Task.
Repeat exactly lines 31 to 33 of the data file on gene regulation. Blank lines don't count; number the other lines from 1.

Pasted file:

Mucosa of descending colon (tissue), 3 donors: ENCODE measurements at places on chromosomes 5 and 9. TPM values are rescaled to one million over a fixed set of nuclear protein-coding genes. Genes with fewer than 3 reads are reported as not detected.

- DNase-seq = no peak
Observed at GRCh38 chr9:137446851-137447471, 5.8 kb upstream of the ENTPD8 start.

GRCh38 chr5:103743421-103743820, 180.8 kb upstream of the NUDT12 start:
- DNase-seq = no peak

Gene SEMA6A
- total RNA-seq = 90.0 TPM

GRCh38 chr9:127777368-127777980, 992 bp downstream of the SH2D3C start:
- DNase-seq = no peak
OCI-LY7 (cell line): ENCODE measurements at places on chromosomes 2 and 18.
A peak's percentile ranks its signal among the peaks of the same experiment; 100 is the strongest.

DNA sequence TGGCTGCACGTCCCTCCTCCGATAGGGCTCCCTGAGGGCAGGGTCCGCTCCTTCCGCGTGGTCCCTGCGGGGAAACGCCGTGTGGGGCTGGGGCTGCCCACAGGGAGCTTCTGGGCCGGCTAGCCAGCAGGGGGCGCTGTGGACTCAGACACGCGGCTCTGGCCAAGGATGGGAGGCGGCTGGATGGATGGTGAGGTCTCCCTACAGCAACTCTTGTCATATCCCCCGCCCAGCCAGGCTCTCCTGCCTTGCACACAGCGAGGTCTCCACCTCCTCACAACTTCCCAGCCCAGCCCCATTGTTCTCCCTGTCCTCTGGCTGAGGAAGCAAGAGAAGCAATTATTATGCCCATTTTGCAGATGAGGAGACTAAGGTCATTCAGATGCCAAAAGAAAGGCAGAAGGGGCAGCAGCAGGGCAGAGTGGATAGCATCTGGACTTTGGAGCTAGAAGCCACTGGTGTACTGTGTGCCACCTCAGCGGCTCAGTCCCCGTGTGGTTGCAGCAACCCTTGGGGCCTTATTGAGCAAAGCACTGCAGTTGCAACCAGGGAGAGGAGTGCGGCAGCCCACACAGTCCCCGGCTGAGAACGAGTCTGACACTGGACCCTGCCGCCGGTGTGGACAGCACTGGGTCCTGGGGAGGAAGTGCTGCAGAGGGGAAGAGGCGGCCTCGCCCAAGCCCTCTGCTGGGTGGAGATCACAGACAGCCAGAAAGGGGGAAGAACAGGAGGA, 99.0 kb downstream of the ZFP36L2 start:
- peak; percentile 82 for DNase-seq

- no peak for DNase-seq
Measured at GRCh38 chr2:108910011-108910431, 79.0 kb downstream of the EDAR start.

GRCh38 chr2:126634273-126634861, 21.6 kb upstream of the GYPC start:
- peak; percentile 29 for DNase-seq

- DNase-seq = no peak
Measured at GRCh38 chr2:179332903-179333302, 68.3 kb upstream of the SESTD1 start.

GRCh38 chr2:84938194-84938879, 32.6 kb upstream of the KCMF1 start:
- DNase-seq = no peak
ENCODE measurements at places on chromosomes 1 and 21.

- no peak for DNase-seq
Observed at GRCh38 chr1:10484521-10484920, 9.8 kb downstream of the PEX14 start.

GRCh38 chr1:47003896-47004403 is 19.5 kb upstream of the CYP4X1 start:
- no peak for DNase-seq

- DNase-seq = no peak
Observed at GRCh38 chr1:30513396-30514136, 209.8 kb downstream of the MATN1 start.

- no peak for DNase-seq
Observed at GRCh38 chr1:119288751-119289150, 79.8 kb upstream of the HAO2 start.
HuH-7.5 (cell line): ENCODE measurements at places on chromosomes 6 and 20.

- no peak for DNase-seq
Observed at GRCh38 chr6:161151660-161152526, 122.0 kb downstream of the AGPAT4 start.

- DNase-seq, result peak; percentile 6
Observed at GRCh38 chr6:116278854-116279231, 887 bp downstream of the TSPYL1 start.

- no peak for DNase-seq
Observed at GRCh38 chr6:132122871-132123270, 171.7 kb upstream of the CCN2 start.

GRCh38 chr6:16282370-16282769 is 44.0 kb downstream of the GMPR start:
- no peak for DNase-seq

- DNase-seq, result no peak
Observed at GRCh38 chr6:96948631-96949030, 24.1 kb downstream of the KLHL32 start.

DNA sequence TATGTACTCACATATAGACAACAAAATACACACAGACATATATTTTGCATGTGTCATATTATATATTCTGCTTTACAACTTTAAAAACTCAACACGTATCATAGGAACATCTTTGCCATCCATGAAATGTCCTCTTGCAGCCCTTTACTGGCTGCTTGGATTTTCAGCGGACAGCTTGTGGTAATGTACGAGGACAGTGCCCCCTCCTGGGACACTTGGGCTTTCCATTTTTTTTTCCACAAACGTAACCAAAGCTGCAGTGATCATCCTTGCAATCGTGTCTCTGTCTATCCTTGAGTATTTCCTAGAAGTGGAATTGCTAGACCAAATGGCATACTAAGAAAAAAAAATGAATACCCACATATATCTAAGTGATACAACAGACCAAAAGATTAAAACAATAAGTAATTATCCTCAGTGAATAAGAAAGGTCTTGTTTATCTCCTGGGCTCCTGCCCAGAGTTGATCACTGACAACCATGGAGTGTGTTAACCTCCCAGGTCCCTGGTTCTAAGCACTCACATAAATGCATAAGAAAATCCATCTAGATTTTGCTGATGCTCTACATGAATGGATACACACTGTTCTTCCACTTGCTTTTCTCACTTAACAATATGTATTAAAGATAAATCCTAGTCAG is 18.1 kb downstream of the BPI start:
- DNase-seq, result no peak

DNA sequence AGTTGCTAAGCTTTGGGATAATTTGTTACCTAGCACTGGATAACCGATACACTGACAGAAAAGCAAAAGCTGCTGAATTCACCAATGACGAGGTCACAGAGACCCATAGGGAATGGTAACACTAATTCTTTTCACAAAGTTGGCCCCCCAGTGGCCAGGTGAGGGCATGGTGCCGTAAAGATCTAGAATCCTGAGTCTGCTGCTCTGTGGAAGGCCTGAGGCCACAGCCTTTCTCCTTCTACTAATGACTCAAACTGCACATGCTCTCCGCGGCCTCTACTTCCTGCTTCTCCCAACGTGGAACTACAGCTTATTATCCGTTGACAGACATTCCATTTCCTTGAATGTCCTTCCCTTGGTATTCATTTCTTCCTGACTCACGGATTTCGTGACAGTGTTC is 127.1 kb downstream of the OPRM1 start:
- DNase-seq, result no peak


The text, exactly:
HuH-7.5 (cell line): ENCODE measurements at places on chromosomes 6 and 20.

- no peak for DNase-seq
Observed at GRCh38 chr6:161151660-161152526, 122.0 kb downstream of the AGPAT4 start.